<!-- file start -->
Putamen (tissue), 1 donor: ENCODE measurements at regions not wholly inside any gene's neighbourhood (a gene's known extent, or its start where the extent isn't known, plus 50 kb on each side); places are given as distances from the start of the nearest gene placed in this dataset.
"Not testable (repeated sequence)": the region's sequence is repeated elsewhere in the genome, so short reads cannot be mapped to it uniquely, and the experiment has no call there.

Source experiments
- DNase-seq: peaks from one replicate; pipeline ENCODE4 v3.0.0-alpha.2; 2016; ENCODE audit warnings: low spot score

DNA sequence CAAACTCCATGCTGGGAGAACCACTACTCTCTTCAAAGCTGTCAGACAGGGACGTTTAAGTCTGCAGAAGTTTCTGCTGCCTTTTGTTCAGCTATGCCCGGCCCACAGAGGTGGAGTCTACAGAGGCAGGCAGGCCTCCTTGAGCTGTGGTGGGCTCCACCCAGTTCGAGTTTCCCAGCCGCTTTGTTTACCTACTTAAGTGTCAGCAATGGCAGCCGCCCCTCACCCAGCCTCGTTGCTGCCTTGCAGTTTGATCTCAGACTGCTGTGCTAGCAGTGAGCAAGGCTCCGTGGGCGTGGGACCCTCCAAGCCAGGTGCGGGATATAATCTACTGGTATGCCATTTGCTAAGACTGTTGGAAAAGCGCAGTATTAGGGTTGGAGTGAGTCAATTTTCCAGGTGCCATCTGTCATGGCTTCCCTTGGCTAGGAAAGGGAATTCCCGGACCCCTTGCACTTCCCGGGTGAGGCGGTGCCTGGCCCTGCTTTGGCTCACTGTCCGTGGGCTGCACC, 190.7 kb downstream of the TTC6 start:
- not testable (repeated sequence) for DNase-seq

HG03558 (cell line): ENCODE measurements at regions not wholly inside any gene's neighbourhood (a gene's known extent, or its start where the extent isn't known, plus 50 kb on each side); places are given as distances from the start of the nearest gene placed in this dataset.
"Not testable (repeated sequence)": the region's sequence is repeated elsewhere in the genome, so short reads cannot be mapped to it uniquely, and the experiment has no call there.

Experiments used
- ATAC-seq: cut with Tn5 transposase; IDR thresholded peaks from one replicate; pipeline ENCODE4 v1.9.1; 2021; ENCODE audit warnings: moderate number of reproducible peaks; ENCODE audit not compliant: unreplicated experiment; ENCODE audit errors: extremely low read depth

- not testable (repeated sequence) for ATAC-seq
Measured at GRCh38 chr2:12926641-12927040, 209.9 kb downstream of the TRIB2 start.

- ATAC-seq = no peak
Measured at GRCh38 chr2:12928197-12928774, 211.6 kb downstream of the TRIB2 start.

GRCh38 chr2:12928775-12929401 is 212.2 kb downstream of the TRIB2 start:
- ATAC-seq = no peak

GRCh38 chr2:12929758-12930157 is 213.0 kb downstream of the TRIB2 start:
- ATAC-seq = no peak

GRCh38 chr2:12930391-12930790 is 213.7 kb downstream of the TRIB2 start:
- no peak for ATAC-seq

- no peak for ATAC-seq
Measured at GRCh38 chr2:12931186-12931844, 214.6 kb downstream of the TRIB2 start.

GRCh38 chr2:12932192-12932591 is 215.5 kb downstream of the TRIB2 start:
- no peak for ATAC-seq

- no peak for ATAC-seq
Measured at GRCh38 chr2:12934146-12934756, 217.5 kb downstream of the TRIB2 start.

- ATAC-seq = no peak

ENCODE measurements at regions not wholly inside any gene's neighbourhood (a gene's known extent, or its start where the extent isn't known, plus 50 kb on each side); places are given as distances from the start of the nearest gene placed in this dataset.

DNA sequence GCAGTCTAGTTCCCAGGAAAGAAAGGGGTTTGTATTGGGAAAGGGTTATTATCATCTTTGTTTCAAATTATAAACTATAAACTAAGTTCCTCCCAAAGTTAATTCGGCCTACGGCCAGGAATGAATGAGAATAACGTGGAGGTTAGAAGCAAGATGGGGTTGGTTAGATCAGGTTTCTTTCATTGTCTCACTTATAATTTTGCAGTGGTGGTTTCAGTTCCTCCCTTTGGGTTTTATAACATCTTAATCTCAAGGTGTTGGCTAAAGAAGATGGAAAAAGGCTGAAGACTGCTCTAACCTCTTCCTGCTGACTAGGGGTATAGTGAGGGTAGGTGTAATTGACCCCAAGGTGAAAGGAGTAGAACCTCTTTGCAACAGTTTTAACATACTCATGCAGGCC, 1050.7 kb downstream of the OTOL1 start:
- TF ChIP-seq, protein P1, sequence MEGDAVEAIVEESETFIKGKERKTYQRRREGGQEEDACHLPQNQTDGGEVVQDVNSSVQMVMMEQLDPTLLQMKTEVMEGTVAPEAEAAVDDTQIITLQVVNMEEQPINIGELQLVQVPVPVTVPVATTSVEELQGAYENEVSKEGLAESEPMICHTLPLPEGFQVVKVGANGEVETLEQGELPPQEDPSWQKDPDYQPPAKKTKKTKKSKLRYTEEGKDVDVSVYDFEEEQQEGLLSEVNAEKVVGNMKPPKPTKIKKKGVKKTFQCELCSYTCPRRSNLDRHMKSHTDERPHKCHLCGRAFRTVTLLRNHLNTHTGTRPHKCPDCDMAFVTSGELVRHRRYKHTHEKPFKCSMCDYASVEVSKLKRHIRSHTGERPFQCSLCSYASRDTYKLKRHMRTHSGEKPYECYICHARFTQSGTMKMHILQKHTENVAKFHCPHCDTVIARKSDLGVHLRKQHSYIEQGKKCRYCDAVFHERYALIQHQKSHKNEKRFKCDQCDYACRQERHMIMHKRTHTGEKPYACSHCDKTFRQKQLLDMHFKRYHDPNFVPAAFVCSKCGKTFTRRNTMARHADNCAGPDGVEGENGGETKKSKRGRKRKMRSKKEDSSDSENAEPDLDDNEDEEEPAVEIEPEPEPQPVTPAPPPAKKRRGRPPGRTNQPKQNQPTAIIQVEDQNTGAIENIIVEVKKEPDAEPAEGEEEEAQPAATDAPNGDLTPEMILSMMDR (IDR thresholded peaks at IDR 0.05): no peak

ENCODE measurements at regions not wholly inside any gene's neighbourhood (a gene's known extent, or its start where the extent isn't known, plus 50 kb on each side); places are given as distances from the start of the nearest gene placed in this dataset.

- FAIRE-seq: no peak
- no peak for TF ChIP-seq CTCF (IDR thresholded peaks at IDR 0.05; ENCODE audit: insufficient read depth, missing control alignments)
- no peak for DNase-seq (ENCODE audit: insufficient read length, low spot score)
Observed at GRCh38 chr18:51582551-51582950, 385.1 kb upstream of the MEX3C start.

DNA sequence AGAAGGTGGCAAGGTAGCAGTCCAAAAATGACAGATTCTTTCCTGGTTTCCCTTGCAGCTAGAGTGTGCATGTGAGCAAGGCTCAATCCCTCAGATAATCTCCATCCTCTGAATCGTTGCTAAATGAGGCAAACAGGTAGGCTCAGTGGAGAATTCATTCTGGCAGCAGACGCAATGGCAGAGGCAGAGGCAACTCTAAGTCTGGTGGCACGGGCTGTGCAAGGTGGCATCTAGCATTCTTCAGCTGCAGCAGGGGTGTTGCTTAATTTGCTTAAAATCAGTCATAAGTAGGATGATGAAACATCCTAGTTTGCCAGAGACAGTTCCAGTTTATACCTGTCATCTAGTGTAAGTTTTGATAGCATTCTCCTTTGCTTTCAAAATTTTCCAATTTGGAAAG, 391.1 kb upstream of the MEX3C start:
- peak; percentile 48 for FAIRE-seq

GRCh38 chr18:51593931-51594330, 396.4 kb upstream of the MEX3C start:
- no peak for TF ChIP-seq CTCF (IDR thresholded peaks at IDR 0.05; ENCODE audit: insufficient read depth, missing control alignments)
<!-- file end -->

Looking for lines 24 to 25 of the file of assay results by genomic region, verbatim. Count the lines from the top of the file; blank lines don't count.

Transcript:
- no peak for ATAC-seq

- no peak for ATAC-seq